Do members of our community have profound differences with many of our elected officials on matters of platform and policy? Certainly. But we can work together with them to craft an agenda that would benefit us all if we have the political power to do so. On many occasions, we have accessed City Hall to advance our issues and our agenda. Yet time and time again our community’s self proclaimed spokespeople accuse anyone who attempts to collaborate for the common good of being a sellout.
Unless an issue personally affects them. Then they are suddenly eager to ‘make a deal with the devil’. This is called hypocrisy, plain and simple.
We can make an impact. Let’s consider the Boro Park community, a vibrant neighborhood with 25,000 families. If just two people per household would come out and vote in a given election, that would add up to a total of 50,000 votes. That’s a huge number that could potentially swing a Democratic primary election. The same can be said for other Jewish neighborhoods across the city.
But instead we bury our heads in the sand and have thus relinquished a precious opportunity and a fiduciary responsibility to our families and our communities.
I may work in government relations, but this is not about me. I am writing this because I feel that we as a community are being shortchanged. Democrats outnumber Republicans in New York eight to one. In other words, any Democrat running for office is virtually assured victory in a general election. If the numbers were in reverse, and Republicans outnumbered Democrats, I would be urging us all to register as Republicans. But this is the reality, and we have to deal with it. And our primary task is to ensure that the Democrat who will ultimately be on the ticket best represents us and will present us with the best possible leverage.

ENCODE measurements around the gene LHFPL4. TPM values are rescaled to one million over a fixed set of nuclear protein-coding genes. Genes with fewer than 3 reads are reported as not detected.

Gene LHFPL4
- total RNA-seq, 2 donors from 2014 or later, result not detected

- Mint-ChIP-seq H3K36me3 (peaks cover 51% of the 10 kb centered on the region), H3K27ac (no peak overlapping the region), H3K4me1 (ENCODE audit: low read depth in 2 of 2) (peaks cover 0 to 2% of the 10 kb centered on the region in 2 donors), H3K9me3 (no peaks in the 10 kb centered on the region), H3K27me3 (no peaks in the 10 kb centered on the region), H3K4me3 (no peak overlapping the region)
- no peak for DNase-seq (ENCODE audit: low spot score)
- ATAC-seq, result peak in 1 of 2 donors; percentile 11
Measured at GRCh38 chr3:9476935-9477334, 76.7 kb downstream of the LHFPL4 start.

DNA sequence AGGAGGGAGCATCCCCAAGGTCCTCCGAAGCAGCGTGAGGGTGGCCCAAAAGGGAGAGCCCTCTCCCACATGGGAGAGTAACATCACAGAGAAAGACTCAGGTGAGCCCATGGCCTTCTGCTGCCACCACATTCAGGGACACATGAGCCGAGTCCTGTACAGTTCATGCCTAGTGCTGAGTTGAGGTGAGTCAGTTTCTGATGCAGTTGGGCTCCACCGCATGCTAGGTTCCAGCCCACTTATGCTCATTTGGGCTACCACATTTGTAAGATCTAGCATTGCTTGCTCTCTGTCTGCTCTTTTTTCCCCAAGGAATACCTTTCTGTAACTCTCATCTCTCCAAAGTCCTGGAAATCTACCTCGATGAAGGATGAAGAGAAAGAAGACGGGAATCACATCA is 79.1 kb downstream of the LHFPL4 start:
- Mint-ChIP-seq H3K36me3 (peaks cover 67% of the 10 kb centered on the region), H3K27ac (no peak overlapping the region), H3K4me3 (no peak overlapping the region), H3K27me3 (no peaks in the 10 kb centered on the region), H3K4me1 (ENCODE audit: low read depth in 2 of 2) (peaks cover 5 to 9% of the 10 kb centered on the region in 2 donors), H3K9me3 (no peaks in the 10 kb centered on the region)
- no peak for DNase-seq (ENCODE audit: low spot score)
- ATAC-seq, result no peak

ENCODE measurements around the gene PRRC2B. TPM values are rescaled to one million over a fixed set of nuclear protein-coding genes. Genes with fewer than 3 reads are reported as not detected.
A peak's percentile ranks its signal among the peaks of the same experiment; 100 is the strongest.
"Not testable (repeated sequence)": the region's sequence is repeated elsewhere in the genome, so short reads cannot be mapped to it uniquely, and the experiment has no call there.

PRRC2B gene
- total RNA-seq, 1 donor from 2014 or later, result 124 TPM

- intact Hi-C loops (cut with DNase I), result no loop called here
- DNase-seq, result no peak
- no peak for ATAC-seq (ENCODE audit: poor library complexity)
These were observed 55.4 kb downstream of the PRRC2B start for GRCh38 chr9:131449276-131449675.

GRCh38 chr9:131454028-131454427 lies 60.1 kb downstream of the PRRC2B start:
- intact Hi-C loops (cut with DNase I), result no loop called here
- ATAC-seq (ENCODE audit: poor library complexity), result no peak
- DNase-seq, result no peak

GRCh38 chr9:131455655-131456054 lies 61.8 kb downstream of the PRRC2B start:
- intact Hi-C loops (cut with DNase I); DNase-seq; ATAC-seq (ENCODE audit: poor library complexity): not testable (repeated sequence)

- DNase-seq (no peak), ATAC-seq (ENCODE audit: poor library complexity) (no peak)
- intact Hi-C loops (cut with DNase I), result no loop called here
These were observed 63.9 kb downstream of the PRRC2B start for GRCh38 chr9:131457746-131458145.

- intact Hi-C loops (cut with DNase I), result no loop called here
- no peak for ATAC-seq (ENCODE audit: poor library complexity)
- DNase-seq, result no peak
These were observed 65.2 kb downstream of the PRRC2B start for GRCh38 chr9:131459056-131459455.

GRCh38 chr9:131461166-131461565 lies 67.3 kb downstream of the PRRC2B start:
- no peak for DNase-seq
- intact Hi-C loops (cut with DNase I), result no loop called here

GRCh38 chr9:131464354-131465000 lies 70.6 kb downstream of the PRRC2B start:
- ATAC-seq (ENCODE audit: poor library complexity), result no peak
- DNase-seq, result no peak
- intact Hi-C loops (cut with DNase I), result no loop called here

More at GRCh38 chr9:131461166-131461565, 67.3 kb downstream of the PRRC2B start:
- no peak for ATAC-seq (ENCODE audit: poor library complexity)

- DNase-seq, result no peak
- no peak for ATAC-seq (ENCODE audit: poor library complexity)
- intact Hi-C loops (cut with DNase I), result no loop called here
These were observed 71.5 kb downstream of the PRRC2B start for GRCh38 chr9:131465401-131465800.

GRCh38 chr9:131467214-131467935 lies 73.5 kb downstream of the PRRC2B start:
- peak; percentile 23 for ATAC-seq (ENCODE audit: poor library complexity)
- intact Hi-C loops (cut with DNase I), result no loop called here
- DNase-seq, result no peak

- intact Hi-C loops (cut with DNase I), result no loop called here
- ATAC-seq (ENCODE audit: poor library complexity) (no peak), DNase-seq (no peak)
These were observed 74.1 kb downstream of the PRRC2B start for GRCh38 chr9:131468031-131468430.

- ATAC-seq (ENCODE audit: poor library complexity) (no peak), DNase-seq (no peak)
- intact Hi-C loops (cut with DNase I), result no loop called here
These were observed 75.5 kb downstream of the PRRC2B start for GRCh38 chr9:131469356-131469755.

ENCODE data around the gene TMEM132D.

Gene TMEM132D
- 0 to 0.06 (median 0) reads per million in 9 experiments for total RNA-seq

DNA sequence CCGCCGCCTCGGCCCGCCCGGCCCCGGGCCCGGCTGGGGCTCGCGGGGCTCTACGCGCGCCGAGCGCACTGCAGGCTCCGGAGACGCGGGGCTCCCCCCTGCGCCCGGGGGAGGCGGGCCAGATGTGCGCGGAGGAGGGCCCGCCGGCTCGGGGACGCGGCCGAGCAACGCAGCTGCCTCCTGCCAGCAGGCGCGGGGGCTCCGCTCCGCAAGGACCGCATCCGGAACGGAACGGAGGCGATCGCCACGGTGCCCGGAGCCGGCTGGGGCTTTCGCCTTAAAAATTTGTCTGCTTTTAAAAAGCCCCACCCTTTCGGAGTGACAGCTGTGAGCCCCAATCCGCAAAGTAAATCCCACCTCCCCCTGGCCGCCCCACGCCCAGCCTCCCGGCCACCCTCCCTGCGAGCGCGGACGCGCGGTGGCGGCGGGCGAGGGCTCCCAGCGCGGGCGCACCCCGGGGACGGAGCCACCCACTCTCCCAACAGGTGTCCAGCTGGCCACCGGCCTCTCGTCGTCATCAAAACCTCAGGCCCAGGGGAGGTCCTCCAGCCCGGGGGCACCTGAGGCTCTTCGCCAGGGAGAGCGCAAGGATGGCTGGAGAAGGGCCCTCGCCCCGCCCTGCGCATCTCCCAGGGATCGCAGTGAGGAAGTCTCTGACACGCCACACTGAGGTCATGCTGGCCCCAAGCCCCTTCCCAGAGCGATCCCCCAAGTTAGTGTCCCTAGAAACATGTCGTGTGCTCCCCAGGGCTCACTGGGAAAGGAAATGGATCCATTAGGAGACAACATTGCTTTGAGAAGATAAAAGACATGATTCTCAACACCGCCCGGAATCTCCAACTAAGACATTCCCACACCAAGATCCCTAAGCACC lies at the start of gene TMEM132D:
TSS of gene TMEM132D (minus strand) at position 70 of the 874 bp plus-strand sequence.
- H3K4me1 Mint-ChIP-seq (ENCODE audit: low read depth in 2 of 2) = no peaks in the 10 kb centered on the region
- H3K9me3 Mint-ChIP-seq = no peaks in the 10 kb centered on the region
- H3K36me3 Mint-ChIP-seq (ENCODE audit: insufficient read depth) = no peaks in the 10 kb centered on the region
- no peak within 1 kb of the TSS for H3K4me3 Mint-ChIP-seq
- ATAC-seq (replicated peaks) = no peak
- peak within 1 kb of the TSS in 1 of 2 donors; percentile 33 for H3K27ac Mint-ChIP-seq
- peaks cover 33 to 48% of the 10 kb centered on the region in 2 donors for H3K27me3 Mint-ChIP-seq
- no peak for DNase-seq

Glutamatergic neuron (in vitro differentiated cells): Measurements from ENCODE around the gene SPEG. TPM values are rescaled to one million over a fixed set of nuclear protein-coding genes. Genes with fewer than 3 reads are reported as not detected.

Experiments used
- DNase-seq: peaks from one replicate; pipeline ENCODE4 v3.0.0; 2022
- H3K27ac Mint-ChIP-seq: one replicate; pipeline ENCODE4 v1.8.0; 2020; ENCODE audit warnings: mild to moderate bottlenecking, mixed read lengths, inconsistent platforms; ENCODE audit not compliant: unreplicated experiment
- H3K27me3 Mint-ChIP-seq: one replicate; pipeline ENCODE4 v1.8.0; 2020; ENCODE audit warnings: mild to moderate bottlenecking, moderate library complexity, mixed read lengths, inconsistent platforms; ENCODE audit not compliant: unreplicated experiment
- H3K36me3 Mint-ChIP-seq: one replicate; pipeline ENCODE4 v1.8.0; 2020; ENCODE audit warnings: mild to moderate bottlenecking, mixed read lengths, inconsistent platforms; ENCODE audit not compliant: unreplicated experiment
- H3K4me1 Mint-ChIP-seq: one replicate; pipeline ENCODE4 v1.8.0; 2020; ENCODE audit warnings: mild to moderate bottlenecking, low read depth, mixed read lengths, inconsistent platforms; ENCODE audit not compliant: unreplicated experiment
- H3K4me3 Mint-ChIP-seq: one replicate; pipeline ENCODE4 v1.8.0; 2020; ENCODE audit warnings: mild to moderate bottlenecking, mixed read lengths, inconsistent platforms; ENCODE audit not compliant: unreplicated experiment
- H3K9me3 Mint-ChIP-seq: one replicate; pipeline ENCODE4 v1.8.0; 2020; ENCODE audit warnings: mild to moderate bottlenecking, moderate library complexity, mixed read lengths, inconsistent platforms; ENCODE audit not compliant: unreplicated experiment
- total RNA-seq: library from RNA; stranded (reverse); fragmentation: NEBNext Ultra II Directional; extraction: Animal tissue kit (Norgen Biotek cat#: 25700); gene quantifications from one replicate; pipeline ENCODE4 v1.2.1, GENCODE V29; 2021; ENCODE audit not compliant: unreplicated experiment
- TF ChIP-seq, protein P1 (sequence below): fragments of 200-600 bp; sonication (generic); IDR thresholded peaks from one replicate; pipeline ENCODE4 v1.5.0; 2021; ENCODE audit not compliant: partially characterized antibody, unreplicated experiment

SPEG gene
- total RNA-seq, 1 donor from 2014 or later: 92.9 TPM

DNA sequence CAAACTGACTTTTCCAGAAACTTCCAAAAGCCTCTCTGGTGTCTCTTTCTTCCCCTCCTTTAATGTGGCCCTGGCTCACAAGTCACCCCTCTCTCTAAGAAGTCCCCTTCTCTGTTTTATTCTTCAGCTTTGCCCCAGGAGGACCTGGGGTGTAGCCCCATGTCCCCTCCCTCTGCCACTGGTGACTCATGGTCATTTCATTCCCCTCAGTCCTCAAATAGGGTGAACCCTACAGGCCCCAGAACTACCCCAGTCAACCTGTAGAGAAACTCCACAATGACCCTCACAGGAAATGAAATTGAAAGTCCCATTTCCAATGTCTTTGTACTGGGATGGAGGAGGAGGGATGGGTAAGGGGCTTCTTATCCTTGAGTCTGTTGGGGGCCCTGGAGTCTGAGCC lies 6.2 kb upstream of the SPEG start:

Other communities are voting, you can be sure of that. Our absence in the voting booth essentially empowers them further. We are relinquishing our constitutional rights and handing them over on a silver platter, thereby greatly diminishing our clout. All because we stubbornly insist on clinging to principles that hold no practical purpose.
Our community cares deeply about the issues that affect us. But we are essentially tying the hands of our local representatives if we cannot even sign a simple petition. They will not be able to address our issues or advocate for our needs because we are not engaged in the process.
I’ll never forget one community member who we approached on that painful evening in front of the shul. He praised Simcha for his service while also commenting about the need for wheelchair accessibility at our local subway stations. It was an issue that was clearly important to him. Yet that very same person was offended when I jumped in and asked if he was registered to vote. He self righteously refused to register, yet he insisted on pontificating about an issue that he believes in.
There are plenty of issues that this community cares deeply about, most notably the future of our children’s education. But if we are frustrated about government intrusion into our community’s affairs or about the lack of progress on these issues, let’s ask ourselves this. Have I voted in a recent election? Am I even registered to vote? Am I doing my part in advocating on behalf of my community? If not, who do I have to blame?
Let’s not opt out of the system. Let’s be engaged, at least minimally, in the process and perhaps we can change the system. If we can’t vote, then we don’t count. And if we don’t count then our beliefs, our traditions, and our values won’t matter to our city and state lawmakers.
Ezra Friedlander is the CEO of The Friedlander Group, a public policy consulting firm based in NYC and Washington DC.